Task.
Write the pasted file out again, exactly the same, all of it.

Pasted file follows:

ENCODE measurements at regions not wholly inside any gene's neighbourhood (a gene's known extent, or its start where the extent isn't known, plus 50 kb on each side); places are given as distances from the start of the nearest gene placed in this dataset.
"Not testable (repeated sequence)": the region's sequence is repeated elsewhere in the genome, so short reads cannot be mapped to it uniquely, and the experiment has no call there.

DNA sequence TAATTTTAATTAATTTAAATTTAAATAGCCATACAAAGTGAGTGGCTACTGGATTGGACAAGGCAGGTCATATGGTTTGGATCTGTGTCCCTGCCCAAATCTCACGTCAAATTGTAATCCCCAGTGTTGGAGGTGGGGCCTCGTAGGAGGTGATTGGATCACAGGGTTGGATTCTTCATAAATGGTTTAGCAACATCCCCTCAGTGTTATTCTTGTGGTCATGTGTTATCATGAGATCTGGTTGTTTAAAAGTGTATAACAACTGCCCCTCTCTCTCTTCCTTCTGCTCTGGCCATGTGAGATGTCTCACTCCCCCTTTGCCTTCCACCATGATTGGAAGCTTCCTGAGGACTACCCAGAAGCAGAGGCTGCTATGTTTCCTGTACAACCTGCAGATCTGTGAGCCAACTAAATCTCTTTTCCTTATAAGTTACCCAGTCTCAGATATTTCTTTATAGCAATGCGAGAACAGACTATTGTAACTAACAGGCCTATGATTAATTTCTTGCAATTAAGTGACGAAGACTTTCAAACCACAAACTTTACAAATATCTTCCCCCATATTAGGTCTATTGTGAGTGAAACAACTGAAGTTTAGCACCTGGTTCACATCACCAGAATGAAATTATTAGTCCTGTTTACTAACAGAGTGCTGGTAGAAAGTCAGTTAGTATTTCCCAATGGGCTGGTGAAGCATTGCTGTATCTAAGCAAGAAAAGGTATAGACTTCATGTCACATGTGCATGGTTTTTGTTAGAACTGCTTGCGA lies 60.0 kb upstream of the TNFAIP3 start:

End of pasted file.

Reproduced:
ENCODE measurements at regions not wholly inside any gene's neighbourhood (a gene's known extent, or its start where the extent isn't known, plus 50 kb on each side); places are given as distances from the start of the nearest gene placed in this dataset.
"Not testable (repeated sequence)": the region's sequence is repeated elsewhere in the genome, so short reads cannot be mapped to it uniquely, and the experiment has no call there.

DNA sequence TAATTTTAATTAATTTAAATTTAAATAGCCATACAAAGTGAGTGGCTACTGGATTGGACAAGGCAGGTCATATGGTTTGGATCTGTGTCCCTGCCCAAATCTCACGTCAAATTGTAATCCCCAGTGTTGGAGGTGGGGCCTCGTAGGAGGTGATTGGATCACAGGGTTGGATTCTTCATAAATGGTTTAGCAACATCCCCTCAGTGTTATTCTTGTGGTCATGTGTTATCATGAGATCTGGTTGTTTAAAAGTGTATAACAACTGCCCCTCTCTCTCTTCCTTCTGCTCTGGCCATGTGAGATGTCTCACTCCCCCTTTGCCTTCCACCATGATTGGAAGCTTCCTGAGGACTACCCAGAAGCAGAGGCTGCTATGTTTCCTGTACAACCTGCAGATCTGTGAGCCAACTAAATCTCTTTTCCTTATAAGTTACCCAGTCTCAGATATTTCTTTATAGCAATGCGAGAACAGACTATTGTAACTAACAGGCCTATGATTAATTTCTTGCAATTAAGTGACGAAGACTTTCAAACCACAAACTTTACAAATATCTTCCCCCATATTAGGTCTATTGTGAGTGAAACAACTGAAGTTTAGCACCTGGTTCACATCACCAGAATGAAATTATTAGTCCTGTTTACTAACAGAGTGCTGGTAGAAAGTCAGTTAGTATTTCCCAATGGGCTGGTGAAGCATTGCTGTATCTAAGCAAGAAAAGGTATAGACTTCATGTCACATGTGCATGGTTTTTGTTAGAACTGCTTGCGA lies 60.0 kb upstream of the TNFAIP3 start: